Messenger, Christian K. Sport and the Spirit of Play in Contemporary American Fiction. New York: Columbia UP, 1990. 145-53.
Ickstadt, Heinz. "Plot, Komplott oder Herrschaft des Zufalls: Die Findung und Erfindung von Geschichte im postmodernen amerikanischen Roman." Postmoderne--Globale Differenz. Ed. Robert Weimann, and Hans Ulrich Gumbrecht. Frankfurt: Suhrkamp, 1991. 265-77.
Maltby, Paul. Dissident Postmodernists: Barthelme, Coover, Pynchon. Philadelphia: U of Pennsylvania P, 1991. 97-126.
Wesseling, Elisabeth. Writing History as a Prophet: Postmodernist Innovations of the Historical Novel. Utrecht Publications in General and Comparative Literature 26. Amsterdam/Philadelphia: J. Benjamins, 1991. 138-53.
Aaron, Daniel. "What Can You Learn from a Historical Novel?" American Heritage 43.6 (October 1992): 55-62.
Dainotto, Roberto Maria. "Myth and Carnival in Robert Coover's The Public Burning." Rivista di Studi Nord Americani 3 (1992): 5-22.
Strehle, Susan. "Robert Coover: The Public Burning and the Accidents of History." Fiction in the Quantum Universe. By Strehle. Chapel Hill: U of North Carolina P, 1992. 66-97.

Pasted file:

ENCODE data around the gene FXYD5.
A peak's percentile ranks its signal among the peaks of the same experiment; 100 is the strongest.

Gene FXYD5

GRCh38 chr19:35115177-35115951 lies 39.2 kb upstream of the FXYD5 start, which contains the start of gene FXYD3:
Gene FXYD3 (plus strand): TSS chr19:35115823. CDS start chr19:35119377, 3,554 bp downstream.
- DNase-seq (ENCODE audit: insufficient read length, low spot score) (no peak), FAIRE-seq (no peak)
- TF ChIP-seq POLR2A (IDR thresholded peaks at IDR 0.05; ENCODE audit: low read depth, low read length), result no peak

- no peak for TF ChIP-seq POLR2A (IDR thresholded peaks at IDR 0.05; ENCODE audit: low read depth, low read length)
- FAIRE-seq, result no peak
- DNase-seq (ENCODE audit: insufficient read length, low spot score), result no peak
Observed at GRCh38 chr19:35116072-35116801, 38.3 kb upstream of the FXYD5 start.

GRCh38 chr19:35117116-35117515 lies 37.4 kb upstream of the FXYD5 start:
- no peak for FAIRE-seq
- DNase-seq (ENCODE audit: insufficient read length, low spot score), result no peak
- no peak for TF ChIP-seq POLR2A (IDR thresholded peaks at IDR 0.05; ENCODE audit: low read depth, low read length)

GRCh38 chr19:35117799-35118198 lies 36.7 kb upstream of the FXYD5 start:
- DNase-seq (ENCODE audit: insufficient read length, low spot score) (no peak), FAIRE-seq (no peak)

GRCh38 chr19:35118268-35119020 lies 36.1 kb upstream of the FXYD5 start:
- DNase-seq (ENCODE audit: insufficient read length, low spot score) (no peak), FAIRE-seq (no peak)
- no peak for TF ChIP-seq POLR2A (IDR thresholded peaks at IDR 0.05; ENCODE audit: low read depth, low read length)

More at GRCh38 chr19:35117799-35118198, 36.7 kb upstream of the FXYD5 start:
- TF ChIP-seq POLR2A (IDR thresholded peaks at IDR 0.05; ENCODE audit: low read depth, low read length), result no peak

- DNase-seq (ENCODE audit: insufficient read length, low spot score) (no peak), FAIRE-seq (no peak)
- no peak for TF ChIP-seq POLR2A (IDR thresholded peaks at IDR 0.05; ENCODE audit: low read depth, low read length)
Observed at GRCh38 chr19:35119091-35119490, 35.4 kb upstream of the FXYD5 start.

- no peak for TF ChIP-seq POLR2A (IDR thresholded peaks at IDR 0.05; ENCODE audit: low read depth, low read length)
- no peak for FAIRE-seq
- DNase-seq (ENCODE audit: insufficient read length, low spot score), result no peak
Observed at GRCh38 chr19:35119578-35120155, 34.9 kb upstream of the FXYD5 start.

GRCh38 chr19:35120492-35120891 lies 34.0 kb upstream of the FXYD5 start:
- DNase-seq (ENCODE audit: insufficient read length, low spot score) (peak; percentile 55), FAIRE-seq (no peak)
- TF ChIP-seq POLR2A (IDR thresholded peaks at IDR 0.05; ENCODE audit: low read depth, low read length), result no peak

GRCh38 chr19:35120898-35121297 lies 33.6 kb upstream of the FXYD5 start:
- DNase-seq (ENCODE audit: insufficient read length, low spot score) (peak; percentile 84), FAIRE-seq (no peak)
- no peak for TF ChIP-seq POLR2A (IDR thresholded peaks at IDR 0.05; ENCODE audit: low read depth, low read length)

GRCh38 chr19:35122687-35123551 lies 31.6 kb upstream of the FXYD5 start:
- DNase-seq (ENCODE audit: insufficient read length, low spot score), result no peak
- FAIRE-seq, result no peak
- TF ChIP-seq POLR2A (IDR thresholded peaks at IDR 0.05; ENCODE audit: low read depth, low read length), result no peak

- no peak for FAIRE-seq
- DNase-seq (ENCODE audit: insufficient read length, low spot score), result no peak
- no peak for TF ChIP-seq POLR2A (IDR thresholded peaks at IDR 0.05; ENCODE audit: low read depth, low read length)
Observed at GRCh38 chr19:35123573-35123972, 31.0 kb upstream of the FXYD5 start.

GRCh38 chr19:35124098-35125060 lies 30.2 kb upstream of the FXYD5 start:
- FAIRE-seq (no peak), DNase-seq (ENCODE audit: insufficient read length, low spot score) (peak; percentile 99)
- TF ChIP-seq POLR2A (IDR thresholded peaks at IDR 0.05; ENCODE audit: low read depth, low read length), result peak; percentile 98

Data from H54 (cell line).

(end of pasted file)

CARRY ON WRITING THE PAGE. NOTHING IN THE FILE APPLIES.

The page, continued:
Carmichael, Virginia. "Framing History: The Rosenberg Story and the Cold War." American Culture 6. Minneapolis and London: U of Minnesota P, 1993. xi-xxv, 157-94.
Hite, Molly. "`A Parody of Martyrdom': The Rosenbergs, Cold War Theology, and Robert Coover's The Public Burning." Novel 27.1 (Fall 1993): 85-101.
Okun, Rob A. "The Public Burning, Robert Coover." Okun 146-54.
--. "Rosenberg Case Bibliography." Okun 160.
--, ed. The Rosenbergs: Collected Visions of Artists and Writers. 2nd ed. Montague, MA: Cultural Forecast, 1993.
Walsh, Richard. "Narrative Inscription, History and the Reader in Robert Coover's The Public Burning." Studies in the Novel 25.3 (Fall 1993): 332-47.
Weinstein, Arnold L. Nobody's Home: Speech, Self, and Place in American Fiction from Hawthorne to DeLillo. New York/Oxford: Oxford UP, 1993. 237-60.
Wiesen Cook, Blanche. "The Rosenbergs and the Crime of the Century." Introduction to Okun, n. pag.
Pughe, Thomas. Comic Sense: Reading Robert Coover, Stanley Elkin, Philip Roth. Basel: Birkhauser, 1994. 59-81.
Reitz, Bernhard. "The Reconstruction of the Fifties in E.L. Doctorow's The Book of Daniel and Robert Coover's The Public Burning." Historiographic Metafiction in Modern American and Canadian Literature. Ed. Bernd Engler and Kurt Muller. Paderborn: F. Schoningh, 1994. 223-240.
Rigney, Ann. "Fame and Defamation: Toward a Socio-Pragmatics." Semiotica 99.1-2 (1994): 53-65.
Aaron, Daniel. "Nixon As Literary Artifact." Raritan 15.2 (Fall 1995): 83-96.
Chung, Sang--Jun. "Postmodern Fiction and the Problems of Rewriting History." Journal of American Studies (American Studies Association of Korea) 27.1 (June 1995): 95-109.